6. What a nice little town. Looks like it has everything one could need. And so picturesque, too. Are those cobblestone streets? I love the look of them! I also love berberis, although I think they have a bad reputation for being invasive. I have never heard of the Helmond pillar. Looks like it would be very useful for some areas. I’ll have to check it out!

  7. Hi Alistair
    So nice to see your Berberis Thunbergii Harlequin, I have just bought one! I am planning to grow it in a container with some other plants, and ‘Helmond pillar’ has been on my wish list for a long time but I don’t really have a good place for it so I have managed to resist buying one. It looks lovely on photos though so I might try to grow it in a less ideal space, just because I really want it!

    Lovely to see your village and amenities, but when did you take the photos – very early morning? There are absolutely no people around, completely deserted! I can see some cars around but not one person 🙂

    • Helene, Harlequin does very well in a container, needs a sunny spot to get best colour.It was about 9.30am when I took the pictures. My daughter seems to think 60% of the population is made up with oldies, however when school comes out some of the roads are choc-a-bloc with cars. Kids have to be careful, whilst collecting my grandson last week we spotted one twelve year old boy being thrown into the air after being hit by a car. We heard later that he got away with bruises only.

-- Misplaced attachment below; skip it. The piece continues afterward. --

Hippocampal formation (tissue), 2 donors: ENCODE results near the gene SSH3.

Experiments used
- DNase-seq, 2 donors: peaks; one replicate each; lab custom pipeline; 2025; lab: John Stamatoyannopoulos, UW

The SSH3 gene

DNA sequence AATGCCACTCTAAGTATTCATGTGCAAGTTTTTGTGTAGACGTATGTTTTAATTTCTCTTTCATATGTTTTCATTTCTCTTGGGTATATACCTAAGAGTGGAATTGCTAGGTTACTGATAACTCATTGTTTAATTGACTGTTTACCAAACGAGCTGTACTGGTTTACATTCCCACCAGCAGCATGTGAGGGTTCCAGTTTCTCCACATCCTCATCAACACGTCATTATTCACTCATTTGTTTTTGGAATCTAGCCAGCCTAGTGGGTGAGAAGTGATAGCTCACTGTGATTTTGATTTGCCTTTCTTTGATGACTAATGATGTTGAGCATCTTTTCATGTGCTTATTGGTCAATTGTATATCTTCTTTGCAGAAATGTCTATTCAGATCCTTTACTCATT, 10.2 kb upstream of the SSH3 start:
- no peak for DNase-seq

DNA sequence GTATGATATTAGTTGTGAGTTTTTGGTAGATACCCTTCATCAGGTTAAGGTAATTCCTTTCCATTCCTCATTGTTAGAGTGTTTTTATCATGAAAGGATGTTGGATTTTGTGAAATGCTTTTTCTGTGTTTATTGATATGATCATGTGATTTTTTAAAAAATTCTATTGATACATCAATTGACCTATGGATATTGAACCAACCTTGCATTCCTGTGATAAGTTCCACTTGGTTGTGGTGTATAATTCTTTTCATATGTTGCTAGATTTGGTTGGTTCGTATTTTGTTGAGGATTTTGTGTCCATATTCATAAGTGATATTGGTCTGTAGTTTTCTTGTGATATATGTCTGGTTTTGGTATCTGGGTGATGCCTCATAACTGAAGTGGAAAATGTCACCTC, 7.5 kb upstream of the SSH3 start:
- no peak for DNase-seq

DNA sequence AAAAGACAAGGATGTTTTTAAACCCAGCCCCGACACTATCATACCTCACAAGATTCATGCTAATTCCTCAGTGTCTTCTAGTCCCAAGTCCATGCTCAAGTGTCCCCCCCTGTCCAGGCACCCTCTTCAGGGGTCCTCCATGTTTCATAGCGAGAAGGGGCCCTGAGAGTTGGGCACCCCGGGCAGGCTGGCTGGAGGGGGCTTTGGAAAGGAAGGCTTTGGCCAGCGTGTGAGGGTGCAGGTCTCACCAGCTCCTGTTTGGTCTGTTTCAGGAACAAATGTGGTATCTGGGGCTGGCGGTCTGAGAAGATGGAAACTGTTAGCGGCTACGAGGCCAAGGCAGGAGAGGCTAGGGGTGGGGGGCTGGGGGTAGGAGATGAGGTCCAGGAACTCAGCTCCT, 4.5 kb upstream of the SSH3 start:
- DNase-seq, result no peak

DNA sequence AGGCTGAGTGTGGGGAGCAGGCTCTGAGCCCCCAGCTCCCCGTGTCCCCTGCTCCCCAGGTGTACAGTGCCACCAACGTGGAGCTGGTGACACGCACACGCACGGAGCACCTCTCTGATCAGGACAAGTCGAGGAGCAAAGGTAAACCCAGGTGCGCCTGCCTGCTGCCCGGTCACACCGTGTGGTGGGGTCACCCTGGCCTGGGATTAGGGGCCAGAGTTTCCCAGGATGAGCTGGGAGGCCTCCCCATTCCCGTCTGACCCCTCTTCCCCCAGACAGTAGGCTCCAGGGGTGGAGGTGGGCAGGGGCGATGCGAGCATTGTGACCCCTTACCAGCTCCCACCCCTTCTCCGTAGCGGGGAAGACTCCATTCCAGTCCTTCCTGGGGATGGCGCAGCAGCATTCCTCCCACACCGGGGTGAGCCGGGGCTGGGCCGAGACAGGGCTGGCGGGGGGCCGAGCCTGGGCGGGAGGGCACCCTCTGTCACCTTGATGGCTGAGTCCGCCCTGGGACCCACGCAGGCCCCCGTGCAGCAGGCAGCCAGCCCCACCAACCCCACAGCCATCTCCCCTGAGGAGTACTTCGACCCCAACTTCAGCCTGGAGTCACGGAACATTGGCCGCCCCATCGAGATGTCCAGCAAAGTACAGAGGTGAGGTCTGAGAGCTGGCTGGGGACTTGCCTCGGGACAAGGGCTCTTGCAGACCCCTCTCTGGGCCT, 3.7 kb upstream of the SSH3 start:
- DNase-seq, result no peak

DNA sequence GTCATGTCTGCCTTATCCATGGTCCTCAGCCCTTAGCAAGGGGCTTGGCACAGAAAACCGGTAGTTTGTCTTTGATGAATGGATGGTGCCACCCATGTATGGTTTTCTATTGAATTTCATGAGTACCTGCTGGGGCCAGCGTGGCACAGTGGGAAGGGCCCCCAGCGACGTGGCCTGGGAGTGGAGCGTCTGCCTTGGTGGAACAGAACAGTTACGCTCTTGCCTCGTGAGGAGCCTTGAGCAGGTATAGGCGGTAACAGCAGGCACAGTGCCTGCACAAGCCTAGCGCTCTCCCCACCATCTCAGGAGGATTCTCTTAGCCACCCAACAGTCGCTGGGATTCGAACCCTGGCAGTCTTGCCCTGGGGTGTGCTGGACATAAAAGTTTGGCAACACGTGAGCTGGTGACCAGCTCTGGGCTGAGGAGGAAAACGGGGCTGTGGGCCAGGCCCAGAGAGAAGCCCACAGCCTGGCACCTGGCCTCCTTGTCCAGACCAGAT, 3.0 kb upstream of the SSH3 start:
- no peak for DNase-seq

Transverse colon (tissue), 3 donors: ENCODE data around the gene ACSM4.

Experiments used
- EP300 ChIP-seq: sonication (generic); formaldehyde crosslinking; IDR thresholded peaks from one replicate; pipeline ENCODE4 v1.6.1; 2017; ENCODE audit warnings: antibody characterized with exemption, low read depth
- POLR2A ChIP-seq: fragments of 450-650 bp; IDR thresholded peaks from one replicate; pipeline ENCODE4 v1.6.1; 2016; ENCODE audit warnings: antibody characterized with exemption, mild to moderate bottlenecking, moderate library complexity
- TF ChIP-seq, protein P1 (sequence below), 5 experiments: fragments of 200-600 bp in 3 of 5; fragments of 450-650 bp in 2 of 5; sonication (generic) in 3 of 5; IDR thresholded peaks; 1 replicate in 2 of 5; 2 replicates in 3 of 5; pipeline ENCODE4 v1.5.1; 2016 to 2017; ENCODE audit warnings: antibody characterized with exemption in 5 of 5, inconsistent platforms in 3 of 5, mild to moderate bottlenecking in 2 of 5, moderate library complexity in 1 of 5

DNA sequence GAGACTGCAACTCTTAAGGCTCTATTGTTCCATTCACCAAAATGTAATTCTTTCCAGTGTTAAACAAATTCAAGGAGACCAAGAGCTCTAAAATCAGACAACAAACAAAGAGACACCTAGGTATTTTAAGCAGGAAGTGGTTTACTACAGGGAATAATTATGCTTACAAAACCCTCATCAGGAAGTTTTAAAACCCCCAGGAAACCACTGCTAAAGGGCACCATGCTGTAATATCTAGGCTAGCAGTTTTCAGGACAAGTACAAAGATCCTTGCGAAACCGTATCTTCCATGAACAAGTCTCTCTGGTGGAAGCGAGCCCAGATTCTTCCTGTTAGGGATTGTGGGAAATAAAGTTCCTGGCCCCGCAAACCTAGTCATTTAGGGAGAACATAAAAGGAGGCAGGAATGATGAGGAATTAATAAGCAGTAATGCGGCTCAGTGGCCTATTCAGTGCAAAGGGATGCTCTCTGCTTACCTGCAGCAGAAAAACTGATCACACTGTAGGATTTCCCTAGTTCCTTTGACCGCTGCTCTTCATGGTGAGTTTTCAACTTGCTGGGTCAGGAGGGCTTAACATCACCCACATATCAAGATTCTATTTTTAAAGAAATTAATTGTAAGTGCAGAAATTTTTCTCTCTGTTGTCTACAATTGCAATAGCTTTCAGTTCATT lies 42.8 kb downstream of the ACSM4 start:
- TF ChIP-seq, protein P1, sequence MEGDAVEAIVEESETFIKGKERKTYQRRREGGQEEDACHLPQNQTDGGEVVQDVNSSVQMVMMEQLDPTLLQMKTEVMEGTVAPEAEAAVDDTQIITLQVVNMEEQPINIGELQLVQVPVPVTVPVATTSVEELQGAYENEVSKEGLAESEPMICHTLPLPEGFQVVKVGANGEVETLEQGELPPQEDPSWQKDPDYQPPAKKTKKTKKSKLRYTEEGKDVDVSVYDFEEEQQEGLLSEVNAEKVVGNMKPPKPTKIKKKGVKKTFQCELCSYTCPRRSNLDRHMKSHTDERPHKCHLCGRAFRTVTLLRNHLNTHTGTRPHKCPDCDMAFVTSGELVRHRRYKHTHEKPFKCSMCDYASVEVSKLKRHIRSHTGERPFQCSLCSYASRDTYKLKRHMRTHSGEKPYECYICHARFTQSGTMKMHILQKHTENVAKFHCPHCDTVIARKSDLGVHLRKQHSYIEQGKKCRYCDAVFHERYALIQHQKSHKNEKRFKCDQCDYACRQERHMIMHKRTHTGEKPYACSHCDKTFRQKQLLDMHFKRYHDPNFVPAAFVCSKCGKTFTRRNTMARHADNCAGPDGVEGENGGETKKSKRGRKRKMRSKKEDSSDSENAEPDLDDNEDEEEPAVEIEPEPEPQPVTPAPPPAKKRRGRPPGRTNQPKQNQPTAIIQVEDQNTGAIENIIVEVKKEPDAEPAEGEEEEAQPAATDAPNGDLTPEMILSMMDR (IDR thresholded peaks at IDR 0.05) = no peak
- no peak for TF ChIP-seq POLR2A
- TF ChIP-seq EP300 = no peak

8. I used to give myself an imaginary amount of money to go window shopping for houses in our local paper. The money I would need for anything approaching my dreams crept up and up. When it reached half a million I could no longer even imagine having so much money to spend so I had to give up and become reconciled to my (housing association) home and stop even imagining I will ever be able to buy one of my own. But still . . . I look at lovely houses . . . in lovely villages . . .

      • I did feel a bit sick by the time I was trying to imagine half a million. But for a while I told myself ‘if you are dreaming, it doesn’t matter how big you dream’ – and I wanted something old, away from the road, with a big garden, hills easily reachable and a village shop. Of course, it depends quite a lot on which part of the country you are looking in but, even so, I learnt that dreams need to be only a bit beyond reach in order to retain their pleasure.

  9. Hi Alistair, some grand houses there with some very characteristic “village” features (the pub, church and Co-op). It has a quaint feel with some lovely old buildings, cobblestone and side streets. It will be interesting to see what the most common garden plants are, e.g. those that do very well for the climate and soil or are sold at ludicrously low prices at the local Garden Centre.

  10. Your village is completely charming! It seems to have everything necessary for body and soul! As for your snipping habits, I am in that club with you. Pruning is my favorite of all garden chores, and my philosophy is that all plants can benefit from proper pruning. (What is proper pruning? Now that may be debatable!)